Last week, the Prime Minister announced the auction of 41 coal blocks to virtually anyone who might be interested — with the government having removed end-use restrictions and relaxed prior mining experience as bidding criteria. While this is a watershed effort to break the public sector monopoly on coal production, the enabling legal changes have been made over time, since 2015. The focus on self-sufficiency in this sector is justified; India imported 243 million tonnes of coal in 2019-20, about a third of its domestic output of 729 million tonnes, of which Coal India accounted for 602 million tonnes. Imports will only rise as the economy returns to its growth potential. Of these imports, high-grade metallurgical coal (or coking coal) used for making steel accounts for 50 million tonnes annually. Coking coal is scarce in India; however, most of the remaining imported coal can be substituted by domestic mining. The Centre has said that commercial mining can save ₹30,000 crore in coal imports, or about a sixth of India’s coal import bill. The move is expected to draw in an investment of ₹30,000 crore, and lead to exports as well.

The move to virtually end ‘captive mining’, or the allotment of mining rights only to those who directly use the coal as an input rather than trade in it, is justified. Captive mining of small blocks, a decontrol move that was initiated in 1993 and continued right up to the coal scam, has been an inefficient process. Not surprisingly, CIL has continued to account for well over 80 per cent of total output while being unable to meet the needs of input industries. In fact, the cancellation of the 204 captive mining licences and the reallotment of 89 of them has not helped ramp up output either. Commercial mining, however, is likely to spur output in the medium term (assuming that private players will make a difference in five years), and provide some competition to CIL. It should spur CIL to ramp up its efficiency in summer months to deal with the coal shortage that typically sets in after the monsoon, leading to power plants tripping up on output. Experts estimate that there is considerable scope for CIL to ramp up its output by 15 per cent in the summer months. Even so, given the current role of thermal power in the energy mix, additional coal output and imports would be needed. The key issue is whether the rise of renewables can temper coal demand — as indeed it should.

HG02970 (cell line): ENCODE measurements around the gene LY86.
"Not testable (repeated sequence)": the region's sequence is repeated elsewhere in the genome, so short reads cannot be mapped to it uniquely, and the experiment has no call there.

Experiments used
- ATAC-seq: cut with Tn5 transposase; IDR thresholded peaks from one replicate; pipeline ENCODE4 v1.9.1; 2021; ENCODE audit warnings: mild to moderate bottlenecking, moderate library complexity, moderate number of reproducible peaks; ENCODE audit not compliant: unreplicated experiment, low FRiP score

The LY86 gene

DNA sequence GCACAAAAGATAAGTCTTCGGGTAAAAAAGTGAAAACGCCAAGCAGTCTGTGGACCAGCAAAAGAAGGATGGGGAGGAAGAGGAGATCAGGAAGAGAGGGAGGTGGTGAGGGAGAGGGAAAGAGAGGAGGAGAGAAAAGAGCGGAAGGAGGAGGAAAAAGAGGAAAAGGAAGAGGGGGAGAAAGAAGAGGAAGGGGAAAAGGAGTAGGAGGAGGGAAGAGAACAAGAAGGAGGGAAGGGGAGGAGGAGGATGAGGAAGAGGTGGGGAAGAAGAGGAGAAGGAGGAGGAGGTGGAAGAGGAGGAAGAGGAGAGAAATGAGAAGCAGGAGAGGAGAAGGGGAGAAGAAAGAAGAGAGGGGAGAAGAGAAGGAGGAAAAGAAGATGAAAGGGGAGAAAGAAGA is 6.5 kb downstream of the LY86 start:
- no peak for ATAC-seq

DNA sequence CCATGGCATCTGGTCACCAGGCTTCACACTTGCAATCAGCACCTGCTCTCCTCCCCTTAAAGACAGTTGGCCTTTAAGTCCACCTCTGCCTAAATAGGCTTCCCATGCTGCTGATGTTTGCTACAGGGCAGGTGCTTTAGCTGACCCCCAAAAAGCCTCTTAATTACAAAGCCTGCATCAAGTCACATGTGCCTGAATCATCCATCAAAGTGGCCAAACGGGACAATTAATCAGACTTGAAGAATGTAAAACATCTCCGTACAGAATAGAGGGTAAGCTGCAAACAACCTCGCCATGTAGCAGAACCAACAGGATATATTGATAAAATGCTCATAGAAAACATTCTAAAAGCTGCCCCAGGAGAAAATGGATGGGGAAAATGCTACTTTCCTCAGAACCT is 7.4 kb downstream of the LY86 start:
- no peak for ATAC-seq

India’s coal push should not undermine its achievements in renewables. Coal gasification is an idea whose environmental effects are uncertain. The impact of coal in terms of forest loss and air pollution (to get worse if unwashed coal is used) cannot be discounted in the context of climate change.